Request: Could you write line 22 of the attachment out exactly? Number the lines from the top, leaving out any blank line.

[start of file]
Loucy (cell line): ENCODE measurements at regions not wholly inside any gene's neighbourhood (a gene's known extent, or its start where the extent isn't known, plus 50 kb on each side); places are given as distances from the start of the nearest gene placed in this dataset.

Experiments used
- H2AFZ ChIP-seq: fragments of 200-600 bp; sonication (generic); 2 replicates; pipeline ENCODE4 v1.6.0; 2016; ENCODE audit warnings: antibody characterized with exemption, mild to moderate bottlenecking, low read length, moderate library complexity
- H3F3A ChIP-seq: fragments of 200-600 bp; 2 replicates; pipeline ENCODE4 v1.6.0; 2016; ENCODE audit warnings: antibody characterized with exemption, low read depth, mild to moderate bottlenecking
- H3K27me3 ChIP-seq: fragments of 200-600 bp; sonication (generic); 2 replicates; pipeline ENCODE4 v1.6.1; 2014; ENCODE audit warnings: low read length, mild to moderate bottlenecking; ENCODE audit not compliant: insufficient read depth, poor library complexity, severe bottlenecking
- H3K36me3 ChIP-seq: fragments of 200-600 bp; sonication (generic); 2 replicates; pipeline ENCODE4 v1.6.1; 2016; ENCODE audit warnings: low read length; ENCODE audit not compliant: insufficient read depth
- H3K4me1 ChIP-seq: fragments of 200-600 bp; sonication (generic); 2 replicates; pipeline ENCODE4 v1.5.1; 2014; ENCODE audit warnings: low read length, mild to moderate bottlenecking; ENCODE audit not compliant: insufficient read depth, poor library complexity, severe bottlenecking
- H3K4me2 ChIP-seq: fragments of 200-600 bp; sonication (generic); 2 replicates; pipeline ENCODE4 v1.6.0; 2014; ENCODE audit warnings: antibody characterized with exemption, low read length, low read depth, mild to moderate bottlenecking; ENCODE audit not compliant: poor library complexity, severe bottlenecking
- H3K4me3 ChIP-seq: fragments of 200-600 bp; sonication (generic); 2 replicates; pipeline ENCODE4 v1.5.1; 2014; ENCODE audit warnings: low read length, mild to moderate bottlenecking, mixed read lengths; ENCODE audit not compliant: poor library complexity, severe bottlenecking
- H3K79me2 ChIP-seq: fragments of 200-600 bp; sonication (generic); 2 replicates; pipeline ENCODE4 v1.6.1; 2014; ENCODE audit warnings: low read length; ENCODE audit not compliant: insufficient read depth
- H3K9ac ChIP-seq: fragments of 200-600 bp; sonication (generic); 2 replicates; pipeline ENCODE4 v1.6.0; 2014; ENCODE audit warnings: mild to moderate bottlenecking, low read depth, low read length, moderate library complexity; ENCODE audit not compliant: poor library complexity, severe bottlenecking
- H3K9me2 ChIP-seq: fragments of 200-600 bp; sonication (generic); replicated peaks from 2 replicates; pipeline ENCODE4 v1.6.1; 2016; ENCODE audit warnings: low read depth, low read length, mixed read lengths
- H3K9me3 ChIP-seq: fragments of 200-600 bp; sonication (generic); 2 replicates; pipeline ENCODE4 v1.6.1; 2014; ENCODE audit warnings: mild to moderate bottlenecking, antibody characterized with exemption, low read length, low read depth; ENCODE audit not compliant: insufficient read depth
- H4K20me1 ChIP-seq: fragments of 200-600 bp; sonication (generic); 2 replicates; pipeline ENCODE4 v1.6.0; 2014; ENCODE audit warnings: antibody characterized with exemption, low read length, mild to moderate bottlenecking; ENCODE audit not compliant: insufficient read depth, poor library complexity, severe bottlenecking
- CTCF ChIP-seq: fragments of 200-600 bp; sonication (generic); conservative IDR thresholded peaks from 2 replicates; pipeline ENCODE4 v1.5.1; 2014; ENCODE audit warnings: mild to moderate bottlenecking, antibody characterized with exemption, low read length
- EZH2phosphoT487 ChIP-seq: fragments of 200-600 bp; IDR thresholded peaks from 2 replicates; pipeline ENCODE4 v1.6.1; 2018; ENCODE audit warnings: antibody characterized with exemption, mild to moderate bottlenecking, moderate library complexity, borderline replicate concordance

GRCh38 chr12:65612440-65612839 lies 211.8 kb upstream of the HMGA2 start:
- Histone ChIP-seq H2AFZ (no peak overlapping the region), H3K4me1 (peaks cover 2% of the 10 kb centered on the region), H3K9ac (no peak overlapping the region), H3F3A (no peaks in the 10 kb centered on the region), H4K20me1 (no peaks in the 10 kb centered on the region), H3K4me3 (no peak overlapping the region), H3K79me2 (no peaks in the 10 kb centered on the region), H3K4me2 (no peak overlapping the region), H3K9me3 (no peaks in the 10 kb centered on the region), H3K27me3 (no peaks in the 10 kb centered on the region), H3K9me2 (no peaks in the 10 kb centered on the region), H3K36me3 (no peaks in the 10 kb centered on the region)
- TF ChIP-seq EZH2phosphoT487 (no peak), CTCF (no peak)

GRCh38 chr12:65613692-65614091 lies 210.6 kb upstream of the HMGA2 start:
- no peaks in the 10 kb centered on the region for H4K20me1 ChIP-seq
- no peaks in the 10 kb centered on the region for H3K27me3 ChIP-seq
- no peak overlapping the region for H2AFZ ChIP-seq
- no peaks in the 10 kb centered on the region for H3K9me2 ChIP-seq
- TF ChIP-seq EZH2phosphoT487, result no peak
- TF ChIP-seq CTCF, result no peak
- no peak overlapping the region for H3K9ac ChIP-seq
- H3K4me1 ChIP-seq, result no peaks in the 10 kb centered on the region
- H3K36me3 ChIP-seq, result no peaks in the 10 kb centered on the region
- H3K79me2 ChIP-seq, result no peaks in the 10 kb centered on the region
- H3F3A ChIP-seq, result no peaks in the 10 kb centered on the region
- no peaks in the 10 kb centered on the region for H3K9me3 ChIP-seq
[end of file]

- no peaks in the 10 kb centered on the region for H3K27me3 ChIP-seq